An opinion is requested on whether a sitting Superior Court Judge should disqualify in any case in which the divorced husband of the judge’s niece, or any member of this attorney’s law firm, appears as counsel given the judge’s kinship to the two children born of the marriage and the fact that joint custody has been awarded to the parents with the attorney/husband having ultimate decision making authority in all matters which cannot be agreed upon.
This issue is controlled by 2.11(A)(2)(b), which provides:
(A) Judges shall disqualify themselves in any proceeding in which their impartiality might reasonably be questioned, or in which:…
(2) The judge is within the third degree of relationship to any of the following listed persons, or the judge’s spouse, domestic partner, intimate partner, or any other member of a judge’s family residing in the judge’s household is within the third degree of relationship to any of the following persons:…
(b) a lawyer in the proceeding;
Measured by this standard, the judge has correctly recused in past cases when the then husband of this niece appeared as counsel. However, since the marital relationship has now been dissolved by a final decree of divorce, there would appear to be no requirement that such practice automatically continue in the situation described in the inquiry.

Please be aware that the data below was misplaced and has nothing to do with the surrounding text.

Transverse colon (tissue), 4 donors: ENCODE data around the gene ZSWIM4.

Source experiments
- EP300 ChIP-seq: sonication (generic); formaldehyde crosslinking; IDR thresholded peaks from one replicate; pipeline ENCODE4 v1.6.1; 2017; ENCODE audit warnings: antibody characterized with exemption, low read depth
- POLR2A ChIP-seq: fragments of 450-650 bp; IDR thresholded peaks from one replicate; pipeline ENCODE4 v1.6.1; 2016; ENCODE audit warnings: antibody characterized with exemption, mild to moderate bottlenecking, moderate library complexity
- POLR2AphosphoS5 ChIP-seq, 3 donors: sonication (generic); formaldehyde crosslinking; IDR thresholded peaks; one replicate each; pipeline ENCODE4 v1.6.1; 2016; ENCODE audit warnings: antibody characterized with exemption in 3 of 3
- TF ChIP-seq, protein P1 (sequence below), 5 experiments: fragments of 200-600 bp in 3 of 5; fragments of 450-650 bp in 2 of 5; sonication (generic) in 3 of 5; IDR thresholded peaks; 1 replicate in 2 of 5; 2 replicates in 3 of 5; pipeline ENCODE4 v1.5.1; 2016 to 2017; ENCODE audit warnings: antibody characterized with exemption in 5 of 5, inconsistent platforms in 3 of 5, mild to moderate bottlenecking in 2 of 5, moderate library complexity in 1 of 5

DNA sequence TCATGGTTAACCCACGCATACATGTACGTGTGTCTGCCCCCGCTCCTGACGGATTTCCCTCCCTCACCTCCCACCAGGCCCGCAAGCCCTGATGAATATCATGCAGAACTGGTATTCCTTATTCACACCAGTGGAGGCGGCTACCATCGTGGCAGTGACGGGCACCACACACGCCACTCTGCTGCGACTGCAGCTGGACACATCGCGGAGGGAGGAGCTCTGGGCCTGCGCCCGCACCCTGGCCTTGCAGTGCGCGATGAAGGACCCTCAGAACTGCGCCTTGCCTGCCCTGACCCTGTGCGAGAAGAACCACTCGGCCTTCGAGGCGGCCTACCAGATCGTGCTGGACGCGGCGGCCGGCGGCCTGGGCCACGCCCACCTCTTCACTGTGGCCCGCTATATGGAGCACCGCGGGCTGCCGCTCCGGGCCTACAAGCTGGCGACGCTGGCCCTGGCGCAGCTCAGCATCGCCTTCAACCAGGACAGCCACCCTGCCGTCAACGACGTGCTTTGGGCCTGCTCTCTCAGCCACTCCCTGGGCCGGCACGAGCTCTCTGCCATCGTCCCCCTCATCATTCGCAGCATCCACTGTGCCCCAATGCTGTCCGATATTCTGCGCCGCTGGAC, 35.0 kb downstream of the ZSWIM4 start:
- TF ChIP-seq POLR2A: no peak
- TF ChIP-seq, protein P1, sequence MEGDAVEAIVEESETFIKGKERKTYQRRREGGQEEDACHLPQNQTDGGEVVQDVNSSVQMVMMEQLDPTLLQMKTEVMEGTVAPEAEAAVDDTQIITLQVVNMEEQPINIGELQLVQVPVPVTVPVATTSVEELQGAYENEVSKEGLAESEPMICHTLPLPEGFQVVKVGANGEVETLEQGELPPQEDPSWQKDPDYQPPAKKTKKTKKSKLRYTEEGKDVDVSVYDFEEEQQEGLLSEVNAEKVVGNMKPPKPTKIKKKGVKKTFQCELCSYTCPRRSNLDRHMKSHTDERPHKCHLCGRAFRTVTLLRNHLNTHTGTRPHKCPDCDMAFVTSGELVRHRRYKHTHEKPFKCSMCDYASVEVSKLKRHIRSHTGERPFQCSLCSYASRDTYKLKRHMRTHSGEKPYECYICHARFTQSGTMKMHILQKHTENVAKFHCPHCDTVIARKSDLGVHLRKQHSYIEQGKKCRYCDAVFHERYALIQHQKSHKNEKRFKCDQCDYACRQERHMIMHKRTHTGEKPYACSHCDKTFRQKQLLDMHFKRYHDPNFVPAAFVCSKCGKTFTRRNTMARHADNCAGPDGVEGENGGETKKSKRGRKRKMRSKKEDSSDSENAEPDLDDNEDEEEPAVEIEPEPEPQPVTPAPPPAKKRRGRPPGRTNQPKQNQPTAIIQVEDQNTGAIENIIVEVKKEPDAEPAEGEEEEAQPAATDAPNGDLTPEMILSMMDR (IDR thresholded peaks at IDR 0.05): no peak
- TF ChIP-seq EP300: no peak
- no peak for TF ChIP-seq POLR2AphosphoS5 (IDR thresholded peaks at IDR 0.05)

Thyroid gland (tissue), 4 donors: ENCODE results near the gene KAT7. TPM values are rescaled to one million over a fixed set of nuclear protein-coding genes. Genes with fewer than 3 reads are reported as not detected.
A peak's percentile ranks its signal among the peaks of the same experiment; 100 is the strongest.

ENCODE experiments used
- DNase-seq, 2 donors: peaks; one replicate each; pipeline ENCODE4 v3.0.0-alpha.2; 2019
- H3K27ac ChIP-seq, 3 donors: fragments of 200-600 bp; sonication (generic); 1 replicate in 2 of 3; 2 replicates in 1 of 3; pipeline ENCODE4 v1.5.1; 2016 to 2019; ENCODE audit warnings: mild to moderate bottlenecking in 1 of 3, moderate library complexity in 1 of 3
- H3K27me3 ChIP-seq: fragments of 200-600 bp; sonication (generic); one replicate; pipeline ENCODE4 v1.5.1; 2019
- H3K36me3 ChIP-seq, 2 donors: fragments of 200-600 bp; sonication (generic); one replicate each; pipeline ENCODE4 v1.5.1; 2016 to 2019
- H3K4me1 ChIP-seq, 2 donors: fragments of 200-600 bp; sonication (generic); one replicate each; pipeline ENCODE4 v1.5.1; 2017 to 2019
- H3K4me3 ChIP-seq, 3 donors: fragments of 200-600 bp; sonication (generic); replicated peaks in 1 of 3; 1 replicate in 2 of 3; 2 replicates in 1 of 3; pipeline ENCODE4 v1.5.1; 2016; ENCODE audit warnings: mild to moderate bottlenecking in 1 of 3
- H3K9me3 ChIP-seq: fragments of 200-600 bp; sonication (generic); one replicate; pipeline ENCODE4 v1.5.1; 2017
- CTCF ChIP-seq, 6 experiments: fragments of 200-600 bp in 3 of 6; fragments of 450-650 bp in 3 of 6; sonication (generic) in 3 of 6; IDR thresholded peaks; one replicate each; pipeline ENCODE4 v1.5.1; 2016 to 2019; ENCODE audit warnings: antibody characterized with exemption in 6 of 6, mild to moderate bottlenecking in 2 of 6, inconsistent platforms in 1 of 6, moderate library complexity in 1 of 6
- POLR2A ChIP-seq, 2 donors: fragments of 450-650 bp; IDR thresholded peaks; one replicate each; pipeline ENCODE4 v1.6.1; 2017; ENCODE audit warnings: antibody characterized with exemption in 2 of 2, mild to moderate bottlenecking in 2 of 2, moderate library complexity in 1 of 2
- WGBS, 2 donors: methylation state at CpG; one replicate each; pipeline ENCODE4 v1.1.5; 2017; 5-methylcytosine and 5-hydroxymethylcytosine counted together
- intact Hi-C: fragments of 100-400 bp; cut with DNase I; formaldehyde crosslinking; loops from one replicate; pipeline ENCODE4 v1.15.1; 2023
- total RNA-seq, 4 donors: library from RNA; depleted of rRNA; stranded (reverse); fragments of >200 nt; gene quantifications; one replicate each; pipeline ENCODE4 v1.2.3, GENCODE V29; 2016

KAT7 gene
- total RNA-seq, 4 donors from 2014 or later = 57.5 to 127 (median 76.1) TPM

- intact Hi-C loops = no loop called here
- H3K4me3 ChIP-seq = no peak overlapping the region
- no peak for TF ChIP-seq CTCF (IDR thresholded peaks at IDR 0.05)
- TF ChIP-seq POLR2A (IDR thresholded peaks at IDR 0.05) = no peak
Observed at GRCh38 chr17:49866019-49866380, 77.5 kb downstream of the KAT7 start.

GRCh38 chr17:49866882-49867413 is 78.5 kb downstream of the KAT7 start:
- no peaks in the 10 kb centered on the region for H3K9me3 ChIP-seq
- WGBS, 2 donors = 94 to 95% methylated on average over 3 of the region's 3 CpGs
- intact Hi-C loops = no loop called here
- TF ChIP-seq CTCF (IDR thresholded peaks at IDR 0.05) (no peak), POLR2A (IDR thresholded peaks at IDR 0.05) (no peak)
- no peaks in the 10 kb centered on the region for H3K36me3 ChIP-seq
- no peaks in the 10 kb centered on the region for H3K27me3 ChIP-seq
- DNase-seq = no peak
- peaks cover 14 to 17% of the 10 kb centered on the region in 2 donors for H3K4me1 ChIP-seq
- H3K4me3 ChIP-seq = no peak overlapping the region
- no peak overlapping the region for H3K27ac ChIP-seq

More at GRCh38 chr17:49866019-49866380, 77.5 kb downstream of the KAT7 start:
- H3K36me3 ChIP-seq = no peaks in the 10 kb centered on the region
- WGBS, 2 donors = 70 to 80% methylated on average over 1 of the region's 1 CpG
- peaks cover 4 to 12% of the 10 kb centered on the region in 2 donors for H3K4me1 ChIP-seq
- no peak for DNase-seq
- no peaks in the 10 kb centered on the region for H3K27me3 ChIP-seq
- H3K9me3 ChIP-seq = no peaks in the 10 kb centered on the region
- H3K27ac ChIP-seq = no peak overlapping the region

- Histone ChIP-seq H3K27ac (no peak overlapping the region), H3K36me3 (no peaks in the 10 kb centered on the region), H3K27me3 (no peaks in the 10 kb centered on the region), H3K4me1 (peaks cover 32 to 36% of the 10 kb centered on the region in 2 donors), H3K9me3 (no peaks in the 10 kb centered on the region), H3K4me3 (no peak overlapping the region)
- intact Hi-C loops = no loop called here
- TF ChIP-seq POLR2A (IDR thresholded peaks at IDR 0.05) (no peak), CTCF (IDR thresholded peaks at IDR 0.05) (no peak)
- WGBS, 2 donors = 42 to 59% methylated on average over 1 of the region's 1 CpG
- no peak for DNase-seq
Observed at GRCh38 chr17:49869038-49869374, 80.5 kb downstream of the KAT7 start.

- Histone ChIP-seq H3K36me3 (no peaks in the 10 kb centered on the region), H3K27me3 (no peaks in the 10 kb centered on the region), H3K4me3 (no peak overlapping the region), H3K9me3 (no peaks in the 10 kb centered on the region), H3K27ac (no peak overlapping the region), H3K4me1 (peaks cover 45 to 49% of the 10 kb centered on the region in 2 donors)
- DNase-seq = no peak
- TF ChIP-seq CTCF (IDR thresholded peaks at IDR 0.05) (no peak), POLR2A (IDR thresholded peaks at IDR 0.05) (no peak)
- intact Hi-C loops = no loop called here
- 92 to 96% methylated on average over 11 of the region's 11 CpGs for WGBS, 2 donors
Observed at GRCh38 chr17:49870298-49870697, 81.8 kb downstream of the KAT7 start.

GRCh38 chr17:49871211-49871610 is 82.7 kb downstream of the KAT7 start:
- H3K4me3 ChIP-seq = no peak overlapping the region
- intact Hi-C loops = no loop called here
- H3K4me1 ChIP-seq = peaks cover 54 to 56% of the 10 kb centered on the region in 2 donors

In addition, as noted in an American Judicature Society publication by Professor Leslie W. Abramson entitled “Judicial Disqualification Under Canon 3(C) of the Code of Judicial Conduct”:
… As with other provisions of [Rule 2.11(A)], the primary purpose of subsection [(A)(2)(b)] is to ensure that judges by their conduct maintain public confidence in the courts by avoiding situations which cast doubt on their independence and impartiality. Specifically, this subsection seeks to avoid situations when clients believe that special favor and consideration can be obtained in a case through retention of a judge’s relative as attorney . . . .
No client is likely to believe that “special favor and consideration” can be obtained by retaining the divorced husband of a judge’s niece, and thus, no automatic disqualification appears to be required by either the express language of the Canon or the implicit purpose sought to be achieved.
Obviously, disqualification could still be sought under the general reasonableness standard of Rule 2.5 but such requests would more appropriately direct themselves to the judge on a case by case basis.
Attention is also invited to the Remittal of Disqualification procedures outlined in Rule 2.11(C).
[Pertinent Code of Judicial Conduct provisions: Rule 2.5, Rule 2.11. Cross reference to other relevant opinions for review: #84, #116, #128, #140, #153, #182.]